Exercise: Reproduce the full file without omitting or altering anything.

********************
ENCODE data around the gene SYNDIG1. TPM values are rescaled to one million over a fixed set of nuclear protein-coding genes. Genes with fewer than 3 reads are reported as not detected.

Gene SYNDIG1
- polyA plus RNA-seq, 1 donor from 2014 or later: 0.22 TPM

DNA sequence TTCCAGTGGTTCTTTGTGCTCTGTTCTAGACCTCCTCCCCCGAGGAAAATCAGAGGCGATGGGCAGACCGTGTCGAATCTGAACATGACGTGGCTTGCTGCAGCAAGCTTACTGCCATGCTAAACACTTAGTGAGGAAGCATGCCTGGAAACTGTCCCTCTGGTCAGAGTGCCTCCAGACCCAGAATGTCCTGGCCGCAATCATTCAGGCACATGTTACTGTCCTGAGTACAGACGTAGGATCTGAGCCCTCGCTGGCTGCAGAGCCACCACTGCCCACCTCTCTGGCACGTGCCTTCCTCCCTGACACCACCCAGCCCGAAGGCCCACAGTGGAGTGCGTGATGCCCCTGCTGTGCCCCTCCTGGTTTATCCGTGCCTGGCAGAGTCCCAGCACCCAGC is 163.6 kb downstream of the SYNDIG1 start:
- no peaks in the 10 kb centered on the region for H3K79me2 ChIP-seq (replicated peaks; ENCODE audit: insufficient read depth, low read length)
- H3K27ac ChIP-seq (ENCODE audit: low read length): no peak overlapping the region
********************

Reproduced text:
ENCODE data around the gene SYNDIG1. TPM values are rescaled to one million over a fixed set of nuclear protein-coding genes. Genes with fewer than 3 reads are reported as not detected.

Gene SYNDIG1
- polyA plus RNA-seq, 1 donor from 2014 or later: 0.22 TPM

DNA sequence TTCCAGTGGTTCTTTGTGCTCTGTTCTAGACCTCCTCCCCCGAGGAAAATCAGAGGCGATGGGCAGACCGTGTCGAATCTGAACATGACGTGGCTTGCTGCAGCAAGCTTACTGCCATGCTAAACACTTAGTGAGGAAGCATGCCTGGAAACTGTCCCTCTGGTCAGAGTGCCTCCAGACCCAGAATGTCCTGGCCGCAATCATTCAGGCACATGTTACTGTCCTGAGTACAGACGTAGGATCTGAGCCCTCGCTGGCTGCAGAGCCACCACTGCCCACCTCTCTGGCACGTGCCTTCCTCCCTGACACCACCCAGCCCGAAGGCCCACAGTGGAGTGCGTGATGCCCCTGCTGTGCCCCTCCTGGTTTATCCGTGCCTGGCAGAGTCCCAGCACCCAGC is 163.6 kb downstream of the SYNDIG1 start:
- no peaks in the 10 kb centered on the region for H3K79me2 ChIP-seq (replicated peaks; ENCODE audit: insufficient read depth, low read length)
- H3K27ac ChIP-seq (ENCODE audit: low read length): no peak overlapping the region